Research shows that millennials have the strongest desire to integrate giving back to the environment and driving social change across their personal and professional lives. They strongly believe that the responsibility for making a social and environmental impact is not limited to one sector, rather it’s shared among a large and wide group of players – including businesses.

In fact, over 87% of Millennials argue that the success of a business should be measured in terms beyond its financial performance (Deloitte). Those businesses who are actively implementing sound ESG initiatives are more likely to attract investment from millennials.
At the same time of the rise of the Millennials, impact investing has become far more accessible to the average consumer. There has been exponential growth in options for exchange-traded funds focused on companies that have social and environmental practices.

The apparent shift in attitudes and growing accessibility of impact investing has materialised into greater knowledge and the adoption of impact investing by average consumers, affluent investors and your typical millennial.

What else is driving impact investment?

The drivers behind impact investing are all incredibly causal and relative to each other. As a result of better knowledge and a shift in priorities of millennials, in particular, financial institutions are asking more of companies and are seeking more sustainable investment solutions.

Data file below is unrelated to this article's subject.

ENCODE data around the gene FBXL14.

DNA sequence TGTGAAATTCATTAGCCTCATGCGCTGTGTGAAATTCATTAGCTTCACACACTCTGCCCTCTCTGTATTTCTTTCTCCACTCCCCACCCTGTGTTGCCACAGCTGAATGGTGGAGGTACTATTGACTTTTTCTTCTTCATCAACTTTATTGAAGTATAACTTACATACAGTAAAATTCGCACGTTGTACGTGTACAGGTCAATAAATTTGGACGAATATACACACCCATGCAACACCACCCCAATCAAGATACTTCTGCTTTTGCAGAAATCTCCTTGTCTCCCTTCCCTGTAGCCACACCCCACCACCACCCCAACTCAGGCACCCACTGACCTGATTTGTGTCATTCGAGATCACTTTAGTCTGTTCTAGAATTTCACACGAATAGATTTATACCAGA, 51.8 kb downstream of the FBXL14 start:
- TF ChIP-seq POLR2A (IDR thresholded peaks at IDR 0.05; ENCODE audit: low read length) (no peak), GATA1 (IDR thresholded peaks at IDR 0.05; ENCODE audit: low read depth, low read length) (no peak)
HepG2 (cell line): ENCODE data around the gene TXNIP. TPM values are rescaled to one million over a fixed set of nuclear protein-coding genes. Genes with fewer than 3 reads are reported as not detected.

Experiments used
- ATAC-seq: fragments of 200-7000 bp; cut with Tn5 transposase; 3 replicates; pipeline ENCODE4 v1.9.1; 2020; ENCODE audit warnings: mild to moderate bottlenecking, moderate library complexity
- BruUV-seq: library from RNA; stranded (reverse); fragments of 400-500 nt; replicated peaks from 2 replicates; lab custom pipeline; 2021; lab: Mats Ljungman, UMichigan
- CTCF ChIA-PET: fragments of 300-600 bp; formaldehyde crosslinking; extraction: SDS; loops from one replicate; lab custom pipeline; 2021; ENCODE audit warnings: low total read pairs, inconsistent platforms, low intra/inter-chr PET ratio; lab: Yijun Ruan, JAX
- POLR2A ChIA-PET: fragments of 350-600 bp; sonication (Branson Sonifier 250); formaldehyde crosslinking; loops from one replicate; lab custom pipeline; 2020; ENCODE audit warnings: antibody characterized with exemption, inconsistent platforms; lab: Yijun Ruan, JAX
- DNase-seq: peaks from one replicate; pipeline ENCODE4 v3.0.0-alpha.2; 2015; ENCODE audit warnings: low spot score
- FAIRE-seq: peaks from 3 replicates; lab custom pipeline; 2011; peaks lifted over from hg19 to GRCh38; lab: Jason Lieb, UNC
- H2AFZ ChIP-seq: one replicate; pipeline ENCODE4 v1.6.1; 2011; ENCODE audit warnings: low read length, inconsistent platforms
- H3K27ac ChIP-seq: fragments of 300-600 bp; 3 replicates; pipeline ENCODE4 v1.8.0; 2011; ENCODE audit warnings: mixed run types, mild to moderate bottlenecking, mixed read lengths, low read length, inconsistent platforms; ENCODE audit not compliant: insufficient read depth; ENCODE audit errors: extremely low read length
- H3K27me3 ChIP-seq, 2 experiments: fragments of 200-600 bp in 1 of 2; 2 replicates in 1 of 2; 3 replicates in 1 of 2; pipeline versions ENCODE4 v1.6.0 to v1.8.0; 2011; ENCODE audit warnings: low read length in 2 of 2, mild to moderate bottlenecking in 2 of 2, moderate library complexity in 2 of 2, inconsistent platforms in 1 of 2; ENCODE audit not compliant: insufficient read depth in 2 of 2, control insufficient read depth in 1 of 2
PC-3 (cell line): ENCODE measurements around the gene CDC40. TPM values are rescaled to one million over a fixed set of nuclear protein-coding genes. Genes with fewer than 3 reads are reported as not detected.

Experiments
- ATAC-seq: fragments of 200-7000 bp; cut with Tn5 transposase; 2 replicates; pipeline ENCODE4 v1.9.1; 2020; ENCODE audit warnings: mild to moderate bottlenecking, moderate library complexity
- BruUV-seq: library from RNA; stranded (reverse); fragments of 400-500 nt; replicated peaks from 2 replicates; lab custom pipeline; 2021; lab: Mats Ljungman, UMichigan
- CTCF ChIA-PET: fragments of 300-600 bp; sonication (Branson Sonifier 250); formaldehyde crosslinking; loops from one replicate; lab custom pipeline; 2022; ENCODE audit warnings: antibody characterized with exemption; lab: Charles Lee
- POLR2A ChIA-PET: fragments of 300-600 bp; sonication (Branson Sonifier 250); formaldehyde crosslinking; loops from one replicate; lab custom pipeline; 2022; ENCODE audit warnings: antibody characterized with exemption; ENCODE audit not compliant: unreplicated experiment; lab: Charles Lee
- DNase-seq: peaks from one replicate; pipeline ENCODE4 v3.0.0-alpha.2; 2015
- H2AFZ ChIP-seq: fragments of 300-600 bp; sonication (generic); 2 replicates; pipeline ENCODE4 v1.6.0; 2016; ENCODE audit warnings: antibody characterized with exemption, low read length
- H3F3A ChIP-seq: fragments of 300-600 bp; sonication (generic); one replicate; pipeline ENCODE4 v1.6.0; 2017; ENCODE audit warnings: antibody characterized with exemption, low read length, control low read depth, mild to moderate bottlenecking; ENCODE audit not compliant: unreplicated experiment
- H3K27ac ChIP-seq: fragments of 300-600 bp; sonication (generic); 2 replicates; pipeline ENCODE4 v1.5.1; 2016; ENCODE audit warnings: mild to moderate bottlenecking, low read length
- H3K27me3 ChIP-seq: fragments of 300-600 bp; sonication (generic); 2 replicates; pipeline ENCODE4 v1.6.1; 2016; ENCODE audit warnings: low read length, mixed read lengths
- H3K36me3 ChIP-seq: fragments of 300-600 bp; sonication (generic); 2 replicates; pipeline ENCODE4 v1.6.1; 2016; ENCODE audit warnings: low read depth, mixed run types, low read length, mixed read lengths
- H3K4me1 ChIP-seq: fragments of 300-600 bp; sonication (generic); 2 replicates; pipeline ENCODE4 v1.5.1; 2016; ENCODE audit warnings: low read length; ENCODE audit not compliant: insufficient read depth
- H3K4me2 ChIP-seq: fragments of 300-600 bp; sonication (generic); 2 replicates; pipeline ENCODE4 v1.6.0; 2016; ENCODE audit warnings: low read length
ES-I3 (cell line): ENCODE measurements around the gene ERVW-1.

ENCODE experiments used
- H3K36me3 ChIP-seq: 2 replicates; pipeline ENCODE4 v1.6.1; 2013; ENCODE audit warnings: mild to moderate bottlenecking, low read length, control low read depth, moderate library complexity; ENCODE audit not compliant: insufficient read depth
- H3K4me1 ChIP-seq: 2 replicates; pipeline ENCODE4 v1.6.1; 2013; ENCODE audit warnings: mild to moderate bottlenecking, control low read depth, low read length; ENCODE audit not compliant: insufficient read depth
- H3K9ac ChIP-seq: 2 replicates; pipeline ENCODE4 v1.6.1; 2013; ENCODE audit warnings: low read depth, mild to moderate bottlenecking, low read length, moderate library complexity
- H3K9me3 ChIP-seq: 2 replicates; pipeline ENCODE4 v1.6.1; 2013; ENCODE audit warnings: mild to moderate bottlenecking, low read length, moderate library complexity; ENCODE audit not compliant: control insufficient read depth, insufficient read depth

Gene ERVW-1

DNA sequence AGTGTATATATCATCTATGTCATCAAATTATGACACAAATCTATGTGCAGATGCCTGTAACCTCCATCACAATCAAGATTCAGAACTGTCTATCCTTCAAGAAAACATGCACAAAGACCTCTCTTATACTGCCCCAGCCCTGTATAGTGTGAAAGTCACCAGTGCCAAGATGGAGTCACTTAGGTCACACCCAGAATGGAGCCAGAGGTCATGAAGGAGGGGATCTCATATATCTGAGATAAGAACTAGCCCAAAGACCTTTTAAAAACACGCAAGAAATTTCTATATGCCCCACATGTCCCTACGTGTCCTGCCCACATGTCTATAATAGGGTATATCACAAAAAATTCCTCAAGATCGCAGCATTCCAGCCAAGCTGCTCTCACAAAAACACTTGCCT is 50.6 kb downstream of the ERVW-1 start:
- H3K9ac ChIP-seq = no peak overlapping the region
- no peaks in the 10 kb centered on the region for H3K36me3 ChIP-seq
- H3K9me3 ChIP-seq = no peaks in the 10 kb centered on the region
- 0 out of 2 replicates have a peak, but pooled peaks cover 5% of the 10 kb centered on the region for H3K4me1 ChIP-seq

In addition to this pressure from financial institutions, regulators and governments around the world are expanding their focus on incorporating sustainability into investments information and decision making. Meanwhile, there has been growing recognition that ESG research and analysis can potentially identify investment opportunities, risks and generate excess returns.

Measuring Impact investing

Investors, researchers and governments alike are increasingly looking to assess businesses’ impact on society. There is no direct way of measuring such impact since there is no accounting method or quantifiable formula to do so. The measures that are in use are still evolving and becoming more sophisticated. Since the impacts sought are diverse, so too are the measuring strategies.

Forest bonds, for example, are likely to involve measurement of carbon sequestration and biodiversity protection. Elsewhere, social bonds targeting homelessness in society would account for the number of homeless people receiving shelter. And real estate development might use different techniques to quantify neighbourhood health in terms of energy use and access to employment and education.

Impact investing: Risk and reward

Contrary to popular investment theory, impact investment is not inherently riskier than other investment strategies. For example, some argue that by limiting an investment decision by adding a social or environmental requirement – the financial product will perform worse. Those familiar with ‘portfolio theory’ will understand that diversification decreases risk.

However, in reality, this argument is incorrect since diversifying risks among a pool of assets that are all bad investments is unlikely to make money. As with all investment approaches, the key to sound investment is due diligence.

Ultimately, the focus on impact investing is on the rise across all sectors of the economy and amongst all types of investors. There is still scope for companies to adopt better ESG initiatives, to rebrand themselves as impactful businesses to attract more investment. In the meantime, better practices for measuring the impact of socially and environmentally responsible investment will lead the way to more strategic impact investing.